04.23 – What raises motion to action is motivation

by October 7, 2013

‘Motion’ refers to the movement of unconscious things, whereas ‘action’ refers to the movements of conscious people.

The waves flowing in a river are in motion, whereas boatpersons rowing their boats on that same river are in action. The laws of physics govern motion like say the motion of waves. These laws affect, but don’t determine, the actions of conscious beings – their motivations are the primary determinants. A predator fish pursuing a prey is affected by the laws of physics that determine the motion of wind and water. But its motivation may make it swim against the current.

The motivations that drive sub-human species fall in four broad categories: eating, sleeping, mating and defending. These motivations drive us humans too, but we have the developed consciousness to choose a more fulfilling motivation – the motivation to seek eternal life and everlasting love.

This longing of our heart is fulfillable at the spiritual level of reality, where we as souls actually belong. As long as we let ourselves be driven by material motivations, we stay subject to the laws of karma, the material laws that link motivation, action and consequence.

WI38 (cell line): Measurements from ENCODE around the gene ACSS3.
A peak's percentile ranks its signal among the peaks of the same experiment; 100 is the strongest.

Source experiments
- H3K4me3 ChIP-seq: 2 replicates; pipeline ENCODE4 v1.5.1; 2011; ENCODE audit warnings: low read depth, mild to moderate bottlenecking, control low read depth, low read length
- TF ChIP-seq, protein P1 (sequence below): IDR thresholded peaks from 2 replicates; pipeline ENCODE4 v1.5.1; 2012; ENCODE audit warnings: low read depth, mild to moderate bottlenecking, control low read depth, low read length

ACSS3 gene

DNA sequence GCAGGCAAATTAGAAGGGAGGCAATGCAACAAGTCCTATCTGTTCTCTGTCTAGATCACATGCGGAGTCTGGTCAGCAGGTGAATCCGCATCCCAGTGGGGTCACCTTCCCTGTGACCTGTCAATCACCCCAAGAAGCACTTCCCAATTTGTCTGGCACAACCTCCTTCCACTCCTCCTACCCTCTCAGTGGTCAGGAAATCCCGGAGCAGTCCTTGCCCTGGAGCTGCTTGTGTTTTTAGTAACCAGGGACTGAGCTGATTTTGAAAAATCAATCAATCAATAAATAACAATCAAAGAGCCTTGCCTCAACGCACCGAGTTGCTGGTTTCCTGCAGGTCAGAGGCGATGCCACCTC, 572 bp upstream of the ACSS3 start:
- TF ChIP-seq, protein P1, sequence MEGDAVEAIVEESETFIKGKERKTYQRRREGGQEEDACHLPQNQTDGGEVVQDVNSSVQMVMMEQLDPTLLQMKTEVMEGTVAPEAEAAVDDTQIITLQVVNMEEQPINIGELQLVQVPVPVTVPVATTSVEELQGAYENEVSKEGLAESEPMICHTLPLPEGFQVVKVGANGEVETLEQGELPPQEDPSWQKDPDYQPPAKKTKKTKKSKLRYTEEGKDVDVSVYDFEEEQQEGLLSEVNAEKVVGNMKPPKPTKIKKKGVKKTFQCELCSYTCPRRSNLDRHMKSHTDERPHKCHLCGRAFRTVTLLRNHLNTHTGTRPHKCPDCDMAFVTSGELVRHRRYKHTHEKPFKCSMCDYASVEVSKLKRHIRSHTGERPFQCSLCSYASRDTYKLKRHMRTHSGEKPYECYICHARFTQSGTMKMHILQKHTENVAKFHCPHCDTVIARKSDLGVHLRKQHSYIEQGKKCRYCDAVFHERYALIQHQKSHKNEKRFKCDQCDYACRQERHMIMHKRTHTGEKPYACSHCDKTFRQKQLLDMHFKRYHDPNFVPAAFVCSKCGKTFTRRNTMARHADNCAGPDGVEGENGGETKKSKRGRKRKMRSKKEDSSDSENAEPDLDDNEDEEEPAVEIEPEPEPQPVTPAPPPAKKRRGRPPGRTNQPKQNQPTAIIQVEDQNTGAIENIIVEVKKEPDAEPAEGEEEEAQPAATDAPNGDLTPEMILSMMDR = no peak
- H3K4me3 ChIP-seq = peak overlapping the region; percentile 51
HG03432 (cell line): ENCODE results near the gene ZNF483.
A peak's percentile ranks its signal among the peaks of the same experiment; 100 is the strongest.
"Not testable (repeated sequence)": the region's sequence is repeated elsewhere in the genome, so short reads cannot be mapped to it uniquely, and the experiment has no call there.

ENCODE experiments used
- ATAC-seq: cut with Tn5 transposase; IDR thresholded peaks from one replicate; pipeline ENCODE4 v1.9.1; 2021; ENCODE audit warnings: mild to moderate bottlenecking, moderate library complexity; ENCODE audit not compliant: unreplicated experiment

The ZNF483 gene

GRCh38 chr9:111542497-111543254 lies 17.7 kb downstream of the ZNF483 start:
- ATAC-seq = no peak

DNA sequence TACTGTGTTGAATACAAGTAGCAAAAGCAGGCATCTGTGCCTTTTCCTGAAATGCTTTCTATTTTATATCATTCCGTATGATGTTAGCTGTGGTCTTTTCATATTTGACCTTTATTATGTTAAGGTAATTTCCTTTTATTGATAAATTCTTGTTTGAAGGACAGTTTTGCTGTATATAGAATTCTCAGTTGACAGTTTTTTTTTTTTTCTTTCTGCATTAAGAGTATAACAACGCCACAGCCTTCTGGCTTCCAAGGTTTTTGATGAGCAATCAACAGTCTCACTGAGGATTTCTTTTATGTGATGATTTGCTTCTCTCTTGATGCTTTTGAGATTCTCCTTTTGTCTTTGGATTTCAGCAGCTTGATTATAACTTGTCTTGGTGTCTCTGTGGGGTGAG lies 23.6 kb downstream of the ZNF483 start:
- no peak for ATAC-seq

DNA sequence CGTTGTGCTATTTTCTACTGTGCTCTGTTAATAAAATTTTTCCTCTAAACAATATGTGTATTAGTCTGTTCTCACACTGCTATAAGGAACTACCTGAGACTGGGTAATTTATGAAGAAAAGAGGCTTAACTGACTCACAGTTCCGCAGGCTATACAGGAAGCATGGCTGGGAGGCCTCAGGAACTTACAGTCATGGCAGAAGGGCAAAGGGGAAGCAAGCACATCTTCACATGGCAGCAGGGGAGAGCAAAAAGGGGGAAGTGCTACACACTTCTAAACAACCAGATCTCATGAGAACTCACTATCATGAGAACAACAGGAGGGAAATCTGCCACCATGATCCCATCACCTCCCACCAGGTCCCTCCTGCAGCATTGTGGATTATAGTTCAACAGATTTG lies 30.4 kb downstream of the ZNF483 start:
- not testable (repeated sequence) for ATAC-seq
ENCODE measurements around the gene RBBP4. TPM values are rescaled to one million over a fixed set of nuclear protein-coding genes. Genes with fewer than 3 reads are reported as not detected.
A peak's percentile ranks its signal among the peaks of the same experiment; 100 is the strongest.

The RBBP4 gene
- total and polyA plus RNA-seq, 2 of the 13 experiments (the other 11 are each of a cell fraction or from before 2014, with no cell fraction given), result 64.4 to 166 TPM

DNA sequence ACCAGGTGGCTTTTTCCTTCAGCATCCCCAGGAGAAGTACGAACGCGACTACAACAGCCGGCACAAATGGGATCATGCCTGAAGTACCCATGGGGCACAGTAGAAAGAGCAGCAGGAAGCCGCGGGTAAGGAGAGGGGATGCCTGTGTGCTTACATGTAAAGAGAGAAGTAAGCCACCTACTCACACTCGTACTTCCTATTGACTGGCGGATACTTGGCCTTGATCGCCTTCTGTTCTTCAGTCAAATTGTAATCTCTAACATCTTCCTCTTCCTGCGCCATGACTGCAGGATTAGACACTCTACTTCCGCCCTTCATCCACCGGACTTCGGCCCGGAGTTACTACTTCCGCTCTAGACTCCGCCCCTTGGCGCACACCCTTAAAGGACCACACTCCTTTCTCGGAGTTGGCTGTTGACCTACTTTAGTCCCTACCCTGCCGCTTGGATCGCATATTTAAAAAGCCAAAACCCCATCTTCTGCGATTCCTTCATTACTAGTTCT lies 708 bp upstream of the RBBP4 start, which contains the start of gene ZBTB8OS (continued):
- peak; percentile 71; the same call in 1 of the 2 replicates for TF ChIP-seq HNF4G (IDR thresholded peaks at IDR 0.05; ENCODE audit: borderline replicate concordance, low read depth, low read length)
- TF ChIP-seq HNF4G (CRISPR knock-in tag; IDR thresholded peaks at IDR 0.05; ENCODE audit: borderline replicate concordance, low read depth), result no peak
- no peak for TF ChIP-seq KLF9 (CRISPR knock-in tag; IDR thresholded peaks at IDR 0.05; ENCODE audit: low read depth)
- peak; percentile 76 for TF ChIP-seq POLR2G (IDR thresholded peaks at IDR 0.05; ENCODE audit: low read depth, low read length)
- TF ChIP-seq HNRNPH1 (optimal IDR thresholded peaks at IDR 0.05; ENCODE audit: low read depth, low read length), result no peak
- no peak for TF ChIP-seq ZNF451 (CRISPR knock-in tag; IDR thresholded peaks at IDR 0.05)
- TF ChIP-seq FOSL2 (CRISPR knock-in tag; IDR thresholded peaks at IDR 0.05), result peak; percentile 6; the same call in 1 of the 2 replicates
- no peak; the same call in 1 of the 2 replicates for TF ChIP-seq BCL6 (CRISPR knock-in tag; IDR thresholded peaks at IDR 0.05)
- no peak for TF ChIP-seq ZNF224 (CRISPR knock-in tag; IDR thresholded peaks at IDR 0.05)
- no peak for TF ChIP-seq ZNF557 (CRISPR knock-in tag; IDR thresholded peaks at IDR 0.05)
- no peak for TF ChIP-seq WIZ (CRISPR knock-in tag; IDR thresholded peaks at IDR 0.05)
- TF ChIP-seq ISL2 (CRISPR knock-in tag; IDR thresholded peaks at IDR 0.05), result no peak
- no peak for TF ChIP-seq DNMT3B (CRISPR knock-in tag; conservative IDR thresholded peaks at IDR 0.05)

When we choose to act based on a spiritual motivation, material laws cease to apply. The Bhagavad-gita (04.23) indicates that actions transcend the arena of matter (samagram praviliyate) when motivated by spiritual selflessness (yajnayacaratah karma). The best way to cultivate spiritual selflessness is by striving to act for Krishna’s pleasure, for Krishna being reciprocal blesses us with the fulfillment of love. This makes spiritually motivated actions easier to choose and exciting to execute.

Indeed, the motivation of love for Krishna makes life action-filled – and reaction-free. Once we get a taste for this action-packed life, materially motivated actions lose their charm, being exposed as loveless motions, akin to the motions of unconscious things.


04.23 – The work of a man who is unattached to the modes of material nature and who is fully situated in transcendental knowledge merges entirely into transcendence.

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